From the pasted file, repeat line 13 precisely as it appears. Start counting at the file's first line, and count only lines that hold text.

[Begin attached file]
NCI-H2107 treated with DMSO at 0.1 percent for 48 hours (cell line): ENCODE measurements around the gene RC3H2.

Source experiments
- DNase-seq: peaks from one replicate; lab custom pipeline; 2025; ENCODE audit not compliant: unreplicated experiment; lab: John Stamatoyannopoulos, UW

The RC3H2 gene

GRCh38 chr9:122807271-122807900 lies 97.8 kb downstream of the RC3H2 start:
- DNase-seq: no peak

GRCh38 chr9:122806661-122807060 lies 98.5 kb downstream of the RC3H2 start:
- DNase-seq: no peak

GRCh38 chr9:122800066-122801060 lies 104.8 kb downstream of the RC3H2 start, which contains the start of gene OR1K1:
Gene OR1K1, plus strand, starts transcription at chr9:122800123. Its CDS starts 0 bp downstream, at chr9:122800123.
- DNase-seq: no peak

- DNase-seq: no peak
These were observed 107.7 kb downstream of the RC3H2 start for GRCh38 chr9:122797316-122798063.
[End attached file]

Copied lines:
These were observed 107.7 kb downstream of the RC3H2 start for GRCh38 chr9:122797316-122798063.